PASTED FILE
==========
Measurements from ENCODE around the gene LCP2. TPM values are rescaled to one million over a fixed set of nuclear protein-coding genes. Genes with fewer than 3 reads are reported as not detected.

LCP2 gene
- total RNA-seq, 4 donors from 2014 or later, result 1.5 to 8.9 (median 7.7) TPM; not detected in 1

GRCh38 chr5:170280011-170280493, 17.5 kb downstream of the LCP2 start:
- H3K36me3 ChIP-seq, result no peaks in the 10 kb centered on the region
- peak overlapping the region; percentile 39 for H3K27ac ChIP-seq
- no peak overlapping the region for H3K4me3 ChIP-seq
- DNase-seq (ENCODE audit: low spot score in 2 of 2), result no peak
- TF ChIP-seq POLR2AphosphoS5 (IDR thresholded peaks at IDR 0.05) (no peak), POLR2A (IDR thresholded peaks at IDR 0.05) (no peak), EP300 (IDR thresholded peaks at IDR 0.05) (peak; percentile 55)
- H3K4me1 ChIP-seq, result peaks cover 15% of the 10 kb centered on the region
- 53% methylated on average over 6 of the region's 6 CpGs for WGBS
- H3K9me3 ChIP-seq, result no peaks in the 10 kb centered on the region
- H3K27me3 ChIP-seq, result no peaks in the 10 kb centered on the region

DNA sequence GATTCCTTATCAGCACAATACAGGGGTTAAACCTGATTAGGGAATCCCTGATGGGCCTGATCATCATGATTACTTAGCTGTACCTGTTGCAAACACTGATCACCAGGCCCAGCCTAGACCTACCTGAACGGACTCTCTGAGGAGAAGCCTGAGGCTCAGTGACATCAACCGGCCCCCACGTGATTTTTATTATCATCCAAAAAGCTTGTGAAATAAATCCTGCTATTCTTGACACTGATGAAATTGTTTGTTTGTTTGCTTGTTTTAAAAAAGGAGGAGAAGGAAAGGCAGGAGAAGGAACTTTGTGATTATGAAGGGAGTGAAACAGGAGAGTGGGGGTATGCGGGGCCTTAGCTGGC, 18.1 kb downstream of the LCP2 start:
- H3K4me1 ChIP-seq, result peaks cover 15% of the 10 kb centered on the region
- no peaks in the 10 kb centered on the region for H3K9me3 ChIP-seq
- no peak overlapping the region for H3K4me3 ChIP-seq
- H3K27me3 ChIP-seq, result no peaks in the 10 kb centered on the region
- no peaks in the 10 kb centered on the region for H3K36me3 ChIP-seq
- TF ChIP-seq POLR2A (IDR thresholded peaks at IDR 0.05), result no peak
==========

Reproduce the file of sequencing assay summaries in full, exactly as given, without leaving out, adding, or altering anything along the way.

Measurements from ENCODE around the gene LCP2. TPM values are rescaled to one million over a fixed set of nuclear protein-coding genes. Genes with fewer than 3 reads are reported as not detected.

LCP2 gene
- total RNA-seq, 4 donors from 2014 or later, result 1.5 to 8.9 (median 7.7) TPM; not detected in 1

GRCh38 chr5:170280011-170280493, 17.5 kb downstream of the LCP2 start:
- H3K36me3 ChIP-seq, result no peaks in the 10 kb centered on the region
- peak overlapping the region; percentile 39 for H3K27ac ChIP-seq
- no peak overlapping the region for H3K4me3 ChIP-seq
- DNase-seq (ENCODE audit: low spot score in 2 of 2), result no peak
- TF ChIP-seq POLR2AphosphoS5 (IDR thresholded peaks at IDR 0.05) (no peak), POLR2A (IDR thresholded peaks at IDR 0.05) (no peak), EP300 (IDR thresholded peaks at IDR 0.05) (peak; percentile 55)
- H3K4me1 ChIP-seq, result peaks cover 15% of the 10 kb centered on the region
- 53% methylated on average over 6 of the region's 6 CpGs for WGBS
- H3K9me3 ChIP-seq, result no peaks in the 10 kb centered on the region
- H3K27me3 ChIP-seq, result no peaks in the 10 kb centered on the region

DNA sequence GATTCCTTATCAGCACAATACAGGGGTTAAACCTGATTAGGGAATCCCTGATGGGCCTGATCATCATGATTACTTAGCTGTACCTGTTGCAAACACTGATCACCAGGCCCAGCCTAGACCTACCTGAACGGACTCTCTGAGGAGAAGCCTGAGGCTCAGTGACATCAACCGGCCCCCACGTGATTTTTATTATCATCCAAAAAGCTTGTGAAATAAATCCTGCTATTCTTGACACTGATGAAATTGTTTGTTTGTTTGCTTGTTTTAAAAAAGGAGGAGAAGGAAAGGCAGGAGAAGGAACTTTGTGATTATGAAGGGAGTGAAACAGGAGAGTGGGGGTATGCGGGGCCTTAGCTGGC, 18.1 kb downstream of the LCP2 start:
- H3K4me1 ChIP-seq, result peaks cover 15% of the 10 kb centered on the region
- no peaks in the 10 kb centered on the region for H3K9me3 ChIP-seq
- no peak overlapping the region for H3K4me3 ChIP-seq
- H3K27me3 ChIP-seq, result no peaks in the 10 kb centered on the region
- no peaks in the 10 kb centered on the region for H3K36me3 ChIP-seq
- TF ChIP-seq POLR2A (IDR thresholded peaks at IDR 0.05), result no peak